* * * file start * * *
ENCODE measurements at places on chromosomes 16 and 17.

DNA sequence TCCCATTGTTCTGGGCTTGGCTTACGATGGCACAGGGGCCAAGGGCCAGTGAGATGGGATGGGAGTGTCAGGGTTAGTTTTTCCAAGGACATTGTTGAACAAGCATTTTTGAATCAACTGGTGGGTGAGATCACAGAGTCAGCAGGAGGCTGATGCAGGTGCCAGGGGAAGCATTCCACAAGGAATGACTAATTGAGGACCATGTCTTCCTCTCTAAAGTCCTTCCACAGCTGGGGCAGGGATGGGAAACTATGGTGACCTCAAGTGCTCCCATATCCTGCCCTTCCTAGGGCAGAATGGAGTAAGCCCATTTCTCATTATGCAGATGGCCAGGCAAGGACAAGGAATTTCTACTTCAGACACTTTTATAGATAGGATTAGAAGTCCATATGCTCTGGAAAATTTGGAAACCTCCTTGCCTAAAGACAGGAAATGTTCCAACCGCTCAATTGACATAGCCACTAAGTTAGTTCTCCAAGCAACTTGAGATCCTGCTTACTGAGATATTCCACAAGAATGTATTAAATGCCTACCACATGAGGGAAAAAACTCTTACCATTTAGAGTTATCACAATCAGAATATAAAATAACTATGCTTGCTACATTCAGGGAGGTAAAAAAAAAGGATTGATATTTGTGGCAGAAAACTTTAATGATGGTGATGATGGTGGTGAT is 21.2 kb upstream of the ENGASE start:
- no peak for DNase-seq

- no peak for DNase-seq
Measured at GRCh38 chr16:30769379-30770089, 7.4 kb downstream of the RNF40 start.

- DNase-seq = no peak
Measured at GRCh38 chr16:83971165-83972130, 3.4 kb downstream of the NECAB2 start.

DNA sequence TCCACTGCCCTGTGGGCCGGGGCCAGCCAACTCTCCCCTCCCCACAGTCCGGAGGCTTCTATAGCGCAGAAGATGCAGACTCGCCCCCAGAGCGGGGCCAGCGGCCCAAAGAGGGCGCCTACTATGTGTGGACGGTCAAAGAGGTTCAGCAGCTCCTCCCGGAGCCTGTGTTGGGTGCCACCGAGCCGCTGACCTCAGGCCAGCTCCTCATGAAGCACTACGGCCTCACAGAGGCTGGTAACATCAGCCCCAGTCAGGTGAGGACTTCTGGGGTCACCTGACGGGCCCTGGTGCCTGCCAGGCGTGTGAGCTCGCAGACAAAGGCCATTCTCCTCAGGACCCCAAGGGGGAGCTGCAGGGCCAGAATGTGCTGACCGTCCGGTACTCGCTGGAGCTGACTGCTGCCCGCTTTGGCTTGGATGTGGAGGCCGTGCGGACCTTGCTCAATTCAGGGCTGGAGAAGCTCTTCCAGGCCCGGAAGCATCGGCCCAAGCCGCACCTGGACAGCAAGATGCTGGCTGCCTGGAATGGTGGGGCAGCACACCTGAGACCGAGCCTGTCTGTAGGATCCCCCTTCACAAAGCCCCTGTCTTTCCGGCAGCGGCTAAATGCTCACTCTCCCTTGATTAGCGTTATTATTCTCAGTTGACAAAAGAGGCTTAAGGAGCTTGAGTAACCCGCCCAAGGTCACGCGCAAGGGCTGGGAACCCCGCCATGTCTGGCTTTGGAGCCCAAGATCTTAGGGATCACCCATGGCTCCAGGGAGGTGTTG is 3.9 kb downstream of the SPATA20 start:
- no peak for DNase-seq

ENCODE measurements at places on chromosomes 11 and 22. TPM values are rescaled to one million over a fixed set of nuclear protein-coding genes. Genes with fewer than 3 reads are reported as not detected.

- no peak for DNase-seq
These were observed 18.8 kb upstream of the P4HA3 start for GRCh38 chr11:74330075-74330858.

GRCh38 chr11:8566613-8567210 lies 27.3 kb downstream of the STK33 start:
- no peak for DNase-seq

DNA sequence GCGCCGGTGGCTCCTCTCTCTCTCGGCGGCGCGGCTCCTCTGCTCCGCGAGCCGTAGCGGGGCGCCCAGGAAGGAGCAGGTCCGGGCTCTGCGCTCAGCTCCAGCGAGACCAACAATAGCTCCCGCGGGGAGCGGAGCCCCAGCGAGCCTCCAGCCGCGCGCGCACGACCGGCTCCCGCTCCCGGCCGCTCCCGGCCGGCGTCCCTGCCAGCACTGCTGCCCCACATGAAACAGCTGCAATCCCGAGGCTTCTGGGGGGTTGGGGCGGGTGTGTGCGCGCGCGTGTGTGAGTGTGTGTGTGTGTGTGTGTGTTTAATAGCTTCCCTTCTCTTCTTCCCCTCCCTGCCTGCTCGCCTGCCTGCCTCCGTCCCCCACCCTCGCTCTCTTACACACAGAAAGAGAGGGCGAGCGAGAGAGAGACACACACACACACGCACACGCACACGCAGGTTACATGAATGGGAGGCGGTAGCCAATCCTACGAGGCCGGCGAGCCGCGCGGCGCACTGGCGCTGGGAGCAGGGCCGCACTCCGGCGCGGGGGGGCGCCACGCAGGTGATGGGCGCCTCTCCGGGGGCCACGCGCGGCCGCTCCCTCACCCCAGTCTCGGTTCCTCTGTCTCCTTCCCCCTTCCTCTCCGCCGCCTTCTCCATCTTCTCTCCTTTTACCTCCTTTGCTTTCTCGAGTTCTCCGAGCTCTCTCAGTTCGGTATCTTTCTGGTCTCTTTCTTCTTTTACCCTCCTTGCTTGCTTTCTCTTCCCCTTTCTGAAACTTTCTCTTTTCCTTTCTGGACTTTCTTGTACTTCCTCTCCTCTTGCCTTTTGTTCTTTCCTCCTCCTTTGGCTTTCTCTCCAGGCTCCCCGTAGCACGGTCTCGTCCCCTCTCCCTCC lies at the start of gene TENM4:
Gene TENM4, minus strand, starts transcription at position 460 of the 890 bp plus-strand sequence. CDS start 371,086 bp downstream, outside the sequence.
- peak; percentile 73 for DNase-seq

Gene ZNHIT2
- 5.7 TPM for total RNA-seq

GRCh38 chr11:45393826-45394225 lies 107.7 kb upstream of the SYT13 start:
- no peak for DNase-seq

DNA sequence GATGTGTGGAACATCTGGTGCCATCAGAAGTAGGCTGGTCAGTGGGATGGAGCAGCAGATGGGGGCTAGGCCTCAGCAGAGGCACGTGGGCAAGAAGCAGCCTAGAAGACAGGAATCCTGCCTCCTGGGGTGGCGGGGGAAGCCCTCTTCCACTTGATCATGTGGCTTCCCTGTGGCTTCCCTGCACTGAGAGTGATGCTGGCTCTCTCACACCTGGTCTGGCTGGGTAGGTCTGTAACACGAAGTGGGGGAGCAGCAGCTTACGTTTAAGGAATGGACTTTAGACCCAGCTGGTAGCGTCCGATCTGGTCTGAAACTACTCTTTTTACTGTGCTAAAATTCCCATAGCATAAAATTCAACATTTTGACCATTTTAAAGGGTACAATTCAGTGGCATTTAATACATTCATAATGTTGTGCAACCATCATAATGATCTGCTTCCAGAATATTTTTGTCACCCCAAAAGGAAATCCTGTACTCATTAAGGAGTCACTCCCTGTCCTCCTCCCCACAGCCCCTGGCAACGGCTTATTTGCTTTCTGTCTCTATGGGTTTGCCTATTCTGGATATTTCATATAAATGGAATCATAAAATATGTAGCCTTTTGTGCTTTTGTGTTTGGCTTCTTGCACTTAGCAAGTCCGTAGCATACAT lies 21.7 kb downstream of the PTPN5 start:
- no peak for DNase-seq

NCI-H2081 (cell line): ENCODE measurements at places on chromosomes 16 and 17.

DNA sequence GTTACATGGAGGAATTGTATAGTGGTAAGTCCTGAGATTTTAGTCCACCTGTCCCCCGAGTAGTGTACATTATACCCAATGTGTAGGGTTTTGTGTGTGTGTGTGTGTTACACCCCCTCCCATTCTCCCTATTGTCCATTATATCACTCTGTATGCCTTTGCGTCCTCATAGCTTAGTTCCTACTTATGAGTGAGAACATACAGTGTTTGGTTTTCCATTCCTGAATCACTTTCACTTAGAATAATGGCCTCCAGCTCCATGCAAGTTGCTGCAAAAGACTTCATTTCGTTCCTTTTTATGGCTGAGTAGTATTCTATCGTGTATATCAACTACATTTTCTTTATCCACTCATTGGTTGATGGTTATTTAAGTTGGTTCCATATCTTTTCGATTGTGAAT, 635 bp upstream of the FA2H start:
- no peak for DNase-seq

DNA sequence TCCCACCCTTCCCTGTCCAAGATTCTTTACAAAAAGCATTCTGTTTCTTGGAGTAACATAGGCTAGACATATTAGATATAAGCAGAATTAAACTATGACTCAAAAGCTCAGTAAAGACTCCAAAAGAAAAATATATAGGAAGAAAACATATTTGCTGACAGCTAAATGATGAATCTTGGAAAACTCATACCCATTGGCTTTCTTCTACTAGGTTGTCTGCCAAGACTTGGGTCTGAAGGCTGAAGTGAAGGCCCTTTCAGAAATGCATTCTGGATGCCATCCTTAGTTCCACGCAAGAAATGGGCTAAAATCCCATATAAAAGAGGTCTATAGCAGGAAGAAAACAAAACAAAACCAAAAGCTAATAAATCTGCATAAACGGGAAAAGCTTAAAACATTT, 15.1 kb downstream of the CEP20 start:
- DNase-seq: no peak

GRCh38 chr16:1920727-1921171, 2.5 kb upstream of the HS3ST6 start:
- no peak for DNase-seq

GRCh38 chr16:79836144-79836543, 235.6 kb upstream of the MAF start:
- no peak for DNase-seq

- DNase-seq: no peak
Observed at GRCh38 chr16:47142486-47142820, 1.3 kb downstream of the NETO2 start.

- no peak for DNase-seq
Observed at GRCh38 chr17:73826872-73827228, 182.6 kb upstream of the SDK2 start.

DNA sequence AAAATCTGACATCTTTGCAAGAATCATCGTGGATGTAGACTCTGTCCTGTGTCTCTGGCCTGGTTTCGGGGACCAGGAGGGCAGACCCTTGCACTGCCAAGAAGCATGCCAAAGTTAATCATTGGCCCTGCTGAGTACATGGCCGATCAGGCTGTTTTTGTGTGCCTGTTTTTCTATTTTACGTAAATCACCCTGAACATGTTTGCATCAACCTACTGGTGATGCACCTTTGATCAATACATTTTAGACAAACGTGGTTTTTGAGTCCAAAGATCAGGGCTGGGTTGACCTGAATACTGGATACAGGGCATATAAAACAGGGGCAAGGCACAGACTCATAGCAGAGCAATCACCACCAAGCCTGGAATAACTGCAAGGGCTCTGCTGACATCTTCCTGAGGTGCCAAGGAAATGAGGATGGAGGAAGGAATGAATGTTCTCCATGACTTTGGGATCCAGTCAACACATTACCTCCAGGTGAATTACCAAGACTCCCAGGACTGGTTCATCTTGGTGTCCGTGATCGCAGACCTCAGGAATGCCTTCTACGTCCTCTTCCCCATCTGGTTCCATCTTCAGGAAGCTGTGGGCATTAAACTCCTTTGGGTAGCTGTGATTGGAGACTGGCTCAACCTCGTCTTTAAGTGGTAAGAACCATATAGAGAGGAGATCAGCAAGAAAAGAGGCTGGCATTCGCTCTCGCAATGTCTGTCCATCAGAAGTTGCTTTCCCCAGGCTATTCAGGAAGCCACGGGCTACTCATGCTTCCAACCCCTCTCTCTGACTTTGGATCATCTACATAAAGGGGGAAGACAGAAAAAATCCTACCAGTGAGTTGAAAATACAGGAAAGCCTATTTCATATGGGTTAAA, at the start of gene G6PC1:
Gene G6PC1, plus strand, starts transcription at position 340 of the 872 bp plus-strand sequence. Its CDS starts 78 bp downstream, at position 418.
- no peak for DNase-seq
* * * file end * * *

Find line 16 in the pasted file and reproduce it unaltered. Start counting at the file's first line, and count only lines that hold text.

Gene TENM4, minus strand, starts transcription at position 460 of the 890 bp plus-strand sequence. CDS start 371,086 bp downstream, outside the sequence.